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Indices of abdominal obesity are better discriminators of cardiovascular risk factors than BMI: a meta-analysis

journal contribution
posted on 01.07.2008, 00:00 authored by Crystal Man Ying Lee, Rachel HuxleyRachel Huxley, Rachel P Wildman, Mark Woodward
Objective: To determine which simple index of overweight and obesity is the best discriminator of cardiovascular risk factors.
Study Design and Setting: This is a meta-analysis of published literature. MEDLINE was searched. Studies that used receiver-operating characteristics (ROC) curve analysis and published area under the ROC curves (AUC) for overweight and obesity indices with hypertension, type-2 diabetes, and/or dyslipidemia were included. The AUC for each of the four indices, with each risk factor, was pooled using a random-effects model; male and female data were analyzed separately.
Results: Ten studies met the inclusion criteria. Body mass index (BMI) was the poorest discriminator for cardiovascular risk factors. Waist-to-height ratio (WHtR) was the best discriminator for hypertension, diabetes, and dyslipidemia in both sexes; its pooled AUC (95% confidence intervals) ranged from 0.67 (0.64, 0.69) to 0.73 (0.70, 0.75) and from 0.68 (0.63, 0.72) to 0.76 (0.70, 0.81) in males and females, respectively.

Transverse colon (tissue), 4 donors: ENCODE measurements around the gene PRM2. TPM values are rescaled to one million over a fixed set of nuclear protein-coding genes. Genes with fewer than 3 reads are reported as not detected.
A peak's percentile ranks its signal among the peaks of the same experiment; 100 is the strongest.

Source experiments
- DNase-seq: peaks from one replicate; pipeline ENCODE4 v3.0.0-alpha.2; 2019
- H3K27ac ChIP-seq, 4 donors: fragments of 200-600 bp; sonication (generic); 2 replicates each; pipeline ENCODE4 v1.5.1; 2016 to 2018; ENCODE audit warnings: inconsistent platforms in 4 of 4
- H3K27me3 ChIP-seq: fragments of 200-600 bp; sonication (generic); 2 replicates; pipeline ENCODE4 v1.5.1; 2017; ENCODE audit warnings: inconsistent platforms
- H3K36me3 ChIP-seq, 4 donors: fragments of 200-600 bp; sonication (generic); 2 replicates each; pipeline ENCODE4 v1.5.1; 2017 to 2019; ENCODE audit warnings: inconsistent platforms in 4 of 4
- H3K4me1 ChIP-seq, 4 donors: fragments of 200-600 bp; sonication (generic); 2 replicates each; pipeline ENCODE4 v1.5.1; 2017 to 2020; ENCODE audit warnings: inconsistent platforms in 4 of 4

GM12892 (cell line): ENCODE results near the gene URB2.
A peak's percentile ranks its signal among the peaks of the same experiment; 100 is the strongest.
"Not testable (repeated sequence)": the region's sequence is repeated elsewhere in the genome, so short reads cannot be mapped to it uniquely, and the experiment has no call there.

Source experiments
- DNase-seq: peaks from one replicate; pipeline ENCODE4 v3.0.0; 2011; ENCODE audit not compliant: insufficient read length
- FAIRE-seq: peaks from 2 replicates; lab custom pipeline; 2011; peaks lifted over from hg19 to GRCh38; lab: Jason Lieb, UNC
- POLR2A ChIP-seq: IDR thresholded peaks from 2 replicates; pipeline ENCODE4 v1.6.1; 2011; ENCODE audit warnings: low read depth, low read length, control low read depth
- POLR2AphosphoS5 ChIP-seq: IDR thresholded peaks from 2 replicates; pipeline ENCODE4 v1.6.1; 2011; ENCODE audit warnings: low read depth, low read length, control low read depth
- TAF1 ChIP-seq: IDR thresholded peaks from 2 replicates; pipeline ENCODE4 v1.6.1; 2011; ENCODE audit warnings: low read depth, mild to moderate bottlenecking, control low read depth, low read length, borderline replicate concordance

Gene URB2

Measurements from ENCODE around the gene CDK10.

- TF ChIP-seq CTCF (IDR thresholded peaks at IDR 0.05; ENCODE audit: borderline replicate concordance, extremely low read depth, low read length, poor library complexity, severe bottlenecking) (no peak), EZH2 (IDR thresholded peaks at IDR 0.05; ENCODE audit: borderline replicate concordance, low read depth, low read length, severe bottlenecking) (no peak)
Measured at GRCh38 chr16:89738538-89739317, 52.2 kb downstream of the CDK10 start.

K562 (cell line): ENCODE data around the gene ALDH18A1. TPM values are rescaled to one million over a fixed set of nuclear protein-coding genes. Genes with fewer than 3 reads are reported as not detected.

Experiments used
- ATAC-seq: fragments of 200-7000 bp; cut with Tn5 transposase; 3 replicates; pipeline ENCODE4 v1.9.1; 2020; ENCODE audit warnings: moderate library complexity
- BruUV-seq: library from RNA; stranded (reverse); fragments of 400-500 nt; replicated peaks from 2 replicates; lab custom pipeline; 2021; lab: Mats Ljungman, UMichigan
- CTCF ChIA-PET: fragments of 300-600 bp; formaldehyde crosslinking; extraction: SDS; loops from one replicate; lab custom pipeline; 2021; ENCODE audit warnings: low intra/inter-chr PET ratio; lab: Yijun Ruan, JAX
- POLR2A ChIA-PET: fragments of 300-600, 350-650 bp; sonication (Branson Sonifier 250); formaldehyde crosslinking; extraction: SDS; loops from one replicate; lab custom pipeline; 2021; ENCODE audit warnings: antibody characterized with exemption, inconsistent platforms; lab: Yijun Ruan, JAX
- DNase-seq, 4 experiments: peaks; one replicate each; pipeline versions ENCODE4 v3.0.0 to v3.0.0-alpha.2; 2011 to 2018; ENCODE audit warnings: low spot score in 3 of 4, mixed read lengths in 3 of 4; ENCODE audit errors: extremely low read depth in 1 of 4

Conclusion: Statistical evidence supports the superiority of measures of centralized obesity, especially WHtR, over BMI, for detecting cardiovascular risk factors in both men and women.

History

Journal

Journal of Clinical Epidemiology

Volume

61

Issue

7

Pagination

646 - 653

Publisher

Elsevier

Location

Philadelphia, Pa.

ISSN

0895-4356

Language

eng

Publication classification

C1.1 Refereed article in a scholarly journal

Copyright notice

2008, Elsevier